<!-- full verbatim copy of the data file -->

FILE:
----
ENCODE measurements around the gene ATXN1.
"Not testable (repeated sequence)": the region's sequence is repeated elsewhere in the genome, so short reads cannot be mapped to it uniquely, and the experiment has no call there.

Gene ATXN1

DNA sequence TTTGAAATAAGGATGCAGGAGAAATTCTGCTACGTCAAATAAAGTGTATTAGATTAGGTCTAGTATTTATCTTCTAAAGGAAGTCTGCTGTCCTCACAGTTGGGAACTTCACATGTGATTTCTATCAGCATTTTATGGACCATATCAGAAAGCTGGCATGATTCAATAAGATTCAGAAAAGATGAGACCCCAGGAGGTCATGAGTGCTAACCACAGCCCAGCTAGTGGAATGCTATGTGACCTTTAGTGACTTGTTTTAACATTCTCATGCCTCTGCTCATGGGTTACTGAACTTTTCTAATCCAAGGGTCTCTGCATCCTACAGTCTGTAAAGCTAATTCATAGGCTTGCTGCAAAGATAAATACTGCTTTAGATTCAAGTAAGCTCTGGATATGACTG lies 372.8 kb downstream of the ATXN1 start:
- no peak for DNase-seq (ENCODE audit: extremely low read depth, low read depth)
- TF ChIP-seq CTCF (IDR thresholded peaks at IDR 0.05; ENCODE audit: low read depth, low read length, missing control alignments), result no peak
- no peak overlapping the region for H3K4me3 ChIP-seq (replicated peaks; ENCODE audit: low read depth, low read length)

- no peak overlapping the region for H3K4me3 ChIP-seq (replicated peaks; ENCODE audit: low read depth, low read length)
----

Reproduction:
ENCODE measurements around the gene ATXN1.
"Not testable (repeated sequence)": the region's sequence is repeated elsewhere in the genome, so short reads cannot be mapped to it uniquely, and the experiment has no call there.

Gene ATXN1

DNA sequence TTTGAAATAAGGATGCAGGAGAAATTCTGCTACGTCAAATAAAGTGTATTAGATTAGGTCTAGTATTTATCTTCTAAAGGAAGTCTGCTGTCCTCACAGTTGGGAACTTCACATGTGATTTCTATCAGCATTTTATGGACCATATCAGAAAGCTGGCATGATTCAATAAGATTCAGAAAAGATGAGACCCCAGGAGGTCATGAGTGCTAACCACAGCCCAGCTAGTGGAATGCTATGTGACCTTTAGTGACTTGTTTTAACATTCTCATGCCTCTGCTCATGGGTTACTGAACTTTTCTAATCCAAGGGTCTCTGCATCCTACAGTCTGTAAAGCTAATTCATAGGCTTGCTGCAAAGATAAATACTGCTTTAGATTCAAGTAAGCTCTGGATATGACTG lies 372.8 kb downstream of the ATXN1 start:
- no peak for DNase-seq (ENCODE audit: extremely low read depth, low read depth)
- TF ChIP-seq CTCF (IDR thresholded peaks at IDR 0.05; ENCODE audit: low read depth, low read length, missing control alignments), result no peak
- no peak overlapping the region for H3K4me3 ChIP-seq (replicated peaks; ENCODE audit: low read depth, low read length)

- no peak overlapping the region for H3K4me3 ChIP-seq (replicated peaks; ENCODE audit: low read depth, low read length)